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Chris Hurst | Women’s sport more visible than ever, but it still needs to build repeat viewership

With 2022 promising one of the most exciting women’s sports calendars in history, Chris Hurst, trustee of the Women’s Sport Trust, examines where the growth opportunities are for the industry.

A recent Women’s Sport Trust report found almost 33 million people watched women’s domestic sport in 2021, with the Hundred and the Women’s Super League bringing in 11 million new viewers to women’s events. Of the 4.9 million new viewers to the Women’s Hundred, 71 per cent went  on to watch other women’s sports. Parts of the these audiences were only there for female competitions, with 25 per cent of viewers who watched England women’s cricket or the Women’s Hundred last year not watching any men’s cricket on TV in 2021.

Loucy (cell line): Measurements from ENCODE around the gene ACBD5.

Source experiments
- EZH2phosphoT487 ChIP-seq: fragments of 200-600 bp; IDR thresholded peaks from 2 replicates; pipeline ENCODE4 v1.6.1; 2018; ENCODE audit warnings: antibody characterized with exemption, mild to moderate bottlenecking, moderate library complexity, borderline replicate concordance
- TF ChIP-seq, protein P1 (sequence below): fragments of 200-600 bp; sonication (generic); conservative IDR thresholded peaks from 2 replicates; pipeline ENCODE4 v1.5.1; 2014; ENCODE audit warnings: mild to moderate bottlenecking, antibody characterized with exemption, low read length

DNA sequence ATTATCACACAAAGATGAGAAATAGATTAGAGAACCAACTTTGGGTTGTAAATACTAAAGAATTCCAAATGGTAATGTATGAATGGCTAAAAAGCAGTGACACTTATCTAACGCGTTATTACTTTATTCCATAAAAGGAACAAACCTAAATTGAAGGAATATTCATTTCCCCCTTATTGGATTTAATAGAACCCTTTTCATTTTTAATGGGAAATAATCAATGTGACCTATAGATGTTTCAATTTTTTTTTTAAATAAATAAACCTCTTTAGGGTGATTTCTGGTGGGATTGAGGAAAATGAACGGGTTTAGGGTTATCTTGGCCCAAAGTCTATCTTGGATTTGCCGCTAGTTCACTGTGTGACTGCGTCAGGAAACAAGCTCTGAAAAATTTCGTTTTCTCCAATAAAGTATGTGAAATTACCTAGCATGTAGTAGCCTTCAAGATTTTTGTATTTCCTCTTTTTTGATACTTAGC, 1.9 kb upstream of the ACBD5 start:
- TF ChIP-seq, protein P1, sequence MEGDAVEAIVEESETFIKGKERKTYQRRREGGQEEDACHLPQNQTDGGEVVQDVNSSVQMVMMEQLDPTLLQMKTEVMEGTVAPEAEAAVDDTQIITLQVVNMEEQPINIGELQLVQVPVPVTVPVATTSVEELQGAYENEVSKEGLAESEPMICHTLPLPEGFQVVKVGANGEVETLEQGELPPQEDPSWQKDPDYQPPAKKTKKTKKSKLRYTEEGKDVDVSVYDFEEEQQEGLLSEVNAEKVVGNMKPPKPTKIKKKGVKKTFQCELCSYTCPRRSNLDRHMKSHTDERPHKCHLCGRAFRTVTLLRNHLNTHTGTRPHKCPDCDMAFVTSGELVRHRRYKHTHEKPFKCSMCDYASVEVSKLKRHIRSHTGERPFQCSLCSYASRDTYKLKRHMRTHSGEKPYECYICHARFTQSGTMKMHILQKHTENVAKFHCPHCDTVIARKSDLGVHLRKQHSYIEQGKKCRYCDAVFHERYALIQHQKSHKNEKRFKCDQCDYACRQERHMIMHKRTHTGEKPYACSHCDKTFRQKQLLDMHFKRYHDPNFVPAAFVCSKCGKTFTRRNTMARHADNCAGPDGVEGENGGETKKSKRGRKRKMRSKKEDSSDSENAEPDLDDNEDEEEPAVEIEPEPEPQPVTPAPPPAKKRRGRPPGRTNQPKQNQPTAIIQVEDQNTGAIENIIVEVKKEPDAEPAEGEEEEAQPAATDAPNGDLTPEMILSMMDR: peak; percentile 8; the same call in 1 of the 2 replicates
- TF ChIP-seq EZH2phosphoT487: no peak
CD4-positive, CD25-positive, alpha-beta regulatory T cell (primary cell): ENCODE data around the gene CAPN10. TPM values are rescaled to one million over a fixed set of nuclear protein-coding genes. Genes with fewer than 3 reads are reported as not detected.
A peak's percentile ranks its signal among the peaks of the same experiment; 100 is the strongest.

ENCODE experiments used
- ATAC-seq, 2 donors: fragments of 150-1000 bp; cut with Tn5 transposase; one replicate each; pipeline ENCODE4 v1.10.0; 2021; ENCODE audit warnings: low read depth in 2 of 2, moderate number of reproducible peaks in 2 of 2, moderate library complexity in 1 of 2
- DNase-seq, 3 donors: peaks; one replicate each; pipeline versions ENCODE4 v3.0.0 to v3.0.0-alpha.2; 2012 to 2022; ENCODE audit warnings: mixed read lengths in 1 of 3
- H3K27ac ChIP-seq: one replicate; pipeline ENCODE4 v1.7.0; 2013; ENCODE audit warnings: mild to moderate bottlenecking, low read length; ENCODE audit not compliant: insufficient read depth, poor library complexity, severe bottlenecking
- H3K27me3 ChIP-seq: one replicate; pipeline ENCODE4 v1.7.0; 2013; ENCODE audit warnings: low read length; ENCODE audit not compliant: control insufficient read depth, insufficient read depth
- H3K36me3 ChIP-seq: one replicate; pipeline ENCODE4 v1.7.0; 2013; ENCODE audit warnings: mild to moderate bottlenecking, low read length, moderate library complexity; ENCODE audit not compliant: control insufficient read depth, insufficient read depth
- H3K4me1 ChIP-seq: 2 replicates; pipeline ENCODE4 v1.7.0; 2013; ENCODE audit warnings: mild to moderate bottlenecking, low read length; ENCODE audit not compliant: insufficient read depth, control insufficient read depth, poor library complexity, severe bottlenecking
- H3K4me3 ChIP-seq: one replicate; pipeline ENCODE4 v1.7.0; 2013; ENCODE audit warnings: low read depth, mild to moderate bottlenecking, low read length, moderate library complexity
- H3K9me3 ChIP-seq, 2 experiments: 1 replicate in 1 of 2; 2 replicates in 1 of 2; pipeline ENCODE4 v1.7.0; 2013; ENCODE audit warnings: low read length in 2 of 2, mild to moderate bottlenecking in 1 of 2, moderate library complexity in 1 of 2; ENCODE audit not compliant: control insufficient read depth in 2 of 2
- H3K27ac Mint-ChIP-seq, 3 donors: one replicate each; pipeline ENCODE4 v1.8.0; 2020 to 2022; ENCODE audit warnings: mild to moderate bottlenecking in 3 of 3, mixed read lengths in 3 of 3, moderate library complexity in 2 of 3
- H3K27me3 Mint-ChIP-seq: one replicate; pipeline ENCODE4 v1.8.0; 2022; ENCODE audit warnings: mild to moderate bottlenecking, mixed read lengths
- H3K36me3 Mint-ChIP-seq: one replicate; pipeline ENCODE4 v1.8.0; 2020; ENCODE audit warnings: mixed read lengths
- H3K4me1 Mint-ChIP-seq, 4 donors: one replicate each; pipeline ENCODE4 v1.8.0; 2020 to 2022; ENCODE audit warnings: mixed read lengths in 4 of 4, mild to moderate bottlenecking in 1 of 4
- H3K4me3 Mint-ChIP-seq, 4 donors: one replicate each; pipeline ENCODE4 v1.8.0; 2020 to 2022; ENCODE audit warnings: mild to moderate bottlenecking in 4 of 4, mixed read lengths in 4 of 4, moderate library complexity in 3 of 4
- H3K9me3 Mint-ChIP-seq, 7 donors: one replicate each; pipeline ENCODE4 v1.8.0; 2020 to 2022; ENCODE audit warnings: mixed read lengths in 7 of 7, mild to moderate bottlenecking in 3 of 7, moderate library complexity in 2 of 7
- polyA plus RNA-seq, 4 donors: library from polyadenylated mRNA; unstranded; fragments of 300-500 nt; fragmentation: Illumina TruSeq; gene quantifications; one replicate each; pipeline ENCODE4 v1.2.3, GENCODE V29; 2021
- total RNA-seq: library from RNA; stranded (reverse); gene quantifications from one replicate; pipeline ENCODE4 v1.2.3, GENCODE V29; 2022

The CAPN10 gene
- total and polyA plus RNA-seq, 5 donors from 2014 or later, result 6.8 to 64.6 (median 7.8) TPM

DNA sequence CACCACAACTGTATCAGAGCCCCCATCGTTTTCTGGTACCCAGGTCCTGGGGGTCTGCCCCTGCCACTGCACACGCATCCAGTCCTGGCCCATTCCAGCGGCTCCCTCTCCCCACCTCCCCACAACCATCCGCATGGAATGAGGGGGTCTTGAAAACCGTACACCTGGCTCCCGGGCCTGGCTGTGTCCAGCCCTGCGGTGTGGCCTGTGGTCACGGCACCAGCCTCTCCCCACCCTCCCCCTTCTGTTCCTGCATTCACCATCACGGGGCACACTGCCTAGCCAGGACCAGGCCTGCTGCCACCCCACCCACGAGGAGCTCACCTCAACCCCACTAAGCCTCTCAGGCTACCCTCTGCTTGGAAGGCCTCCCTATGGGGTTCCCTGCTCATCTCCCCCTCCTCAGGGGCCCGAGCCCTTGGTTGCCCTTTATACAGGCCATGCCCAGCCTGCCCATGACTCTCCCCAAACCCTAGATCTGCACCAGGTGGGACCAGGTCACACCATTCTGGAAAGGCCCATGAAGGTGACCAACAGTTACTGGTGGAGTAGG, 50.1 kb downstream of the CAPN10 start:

The 2022 sporting calendar presents an incredible opportunity, especially around headline events happening on UK soil, such as the Uefa Women’s Euros or Rugby League World Cup, alongside annual competitions and events such as the Wimbledon Championships, The Hundred and the WSL, to bring new audiences into women’s sport and signpost them to other events. This needs a joined-up approach from sports working together to collectively grow audiences.

Women’s sport typically sees its biggest stars come from individual sports, as shown by the astonishing levels of search interest for Emma Raducanu around her US Open victory last year. There is an opportunity to use a cross-platform approach, especially on social media, to create big individual stars in team sports, that will drive affinity with players and teams to build habit around women’s sport. This in turn will create the brand opportunities needed to make women’s sport visible and commercially viable, especially for those sponsors looking to align profit and purpose.